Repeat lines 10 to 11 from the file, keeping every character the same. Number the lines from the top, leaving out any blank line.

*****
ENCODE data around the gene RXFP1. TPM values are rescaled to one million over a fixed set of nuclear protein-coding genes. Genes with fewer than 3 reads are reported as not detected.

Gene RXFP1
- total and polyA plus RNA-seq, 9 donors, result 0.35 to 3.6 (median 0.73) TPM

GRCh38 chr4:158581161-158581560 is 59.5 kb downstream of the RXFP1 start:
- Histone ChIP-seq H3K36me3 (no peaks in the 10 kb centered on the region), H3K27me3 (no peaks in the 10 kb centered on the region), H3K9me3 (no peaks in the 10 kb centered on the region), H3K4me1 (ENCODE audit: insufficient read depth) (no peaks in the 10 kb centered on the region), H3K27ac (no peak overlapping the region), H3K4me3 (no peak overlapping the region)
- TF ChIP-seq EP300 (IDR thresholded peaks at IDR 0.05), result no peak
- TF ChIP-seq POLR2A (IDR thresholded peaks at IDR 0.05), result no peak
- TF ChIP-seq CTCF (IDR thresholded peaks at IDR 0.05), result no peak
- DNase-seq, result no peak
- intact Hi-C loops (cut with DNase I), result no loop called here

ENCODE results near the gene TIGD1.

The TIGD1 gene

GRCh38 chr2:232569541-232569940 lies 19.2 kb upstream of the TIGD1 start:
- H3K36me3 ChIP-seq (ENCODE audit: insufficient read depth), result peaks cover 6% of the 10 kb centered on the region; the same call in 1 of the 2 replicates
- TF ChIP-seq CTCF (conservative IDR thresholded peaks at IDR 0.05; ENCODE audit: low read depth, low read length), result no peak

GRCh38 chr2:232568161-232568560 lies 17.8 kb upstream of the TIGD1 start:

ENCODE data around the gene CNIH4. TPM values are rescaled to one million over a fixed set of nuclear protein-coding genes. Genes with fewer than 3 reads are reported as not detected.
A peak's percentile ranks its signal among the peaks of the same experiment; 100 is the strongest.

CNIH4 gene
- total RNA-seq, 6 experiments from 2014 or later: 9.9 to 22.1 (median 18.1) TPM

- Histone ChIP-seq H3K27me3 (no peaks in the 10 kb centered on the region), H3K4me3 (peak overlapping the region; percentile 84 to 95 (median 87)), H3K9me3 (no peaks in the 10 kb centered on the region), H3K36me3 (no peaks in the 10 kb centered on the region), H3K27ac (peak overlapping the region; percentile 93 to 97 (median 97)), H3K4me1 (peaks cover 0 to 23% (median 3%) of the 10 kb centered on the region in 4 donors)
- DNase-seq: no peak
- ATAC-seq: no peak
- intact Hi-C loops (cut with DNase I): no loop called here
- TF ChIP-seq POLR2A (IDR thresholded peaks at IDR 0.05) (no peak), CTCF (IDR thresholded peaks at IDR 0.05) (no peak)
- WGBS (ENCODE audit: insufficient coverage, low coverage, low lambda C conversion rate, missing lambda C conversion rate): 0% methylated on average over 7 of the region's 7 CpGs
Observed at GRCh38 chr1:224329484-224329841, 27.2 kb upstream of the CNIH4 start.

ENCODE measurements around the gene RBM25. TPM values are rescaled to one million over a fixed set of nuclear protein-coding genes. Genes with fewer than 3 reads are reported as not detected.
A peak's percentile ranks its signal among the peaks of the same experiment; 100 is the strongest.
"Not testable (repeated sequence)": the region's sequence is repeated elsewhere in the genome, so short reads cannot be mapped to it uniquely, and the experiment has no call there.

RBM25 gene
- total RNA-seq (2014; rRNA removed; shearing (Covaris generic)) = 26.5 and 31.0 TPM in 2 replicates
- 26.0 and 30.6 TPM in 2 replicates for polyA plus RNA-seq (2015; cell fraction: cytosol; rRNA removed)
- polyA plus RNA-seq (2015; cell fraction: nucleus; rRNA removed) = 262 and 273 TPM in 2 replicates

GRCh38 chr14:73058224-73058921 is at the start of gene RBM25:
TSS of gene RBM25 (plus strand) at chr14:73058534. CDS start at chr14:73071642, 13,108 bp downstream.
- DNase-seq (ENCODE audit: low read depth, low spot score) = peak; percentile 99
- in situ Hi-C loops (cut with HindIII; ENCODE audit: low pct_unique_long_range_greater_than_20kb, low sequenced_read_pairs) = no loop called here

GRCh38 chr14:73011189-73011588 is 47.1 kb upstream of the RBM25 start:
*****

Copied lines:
- intact Hi-C loops (cut with DNase I), result no loop called here

ENCODE results near the gene TIGD1.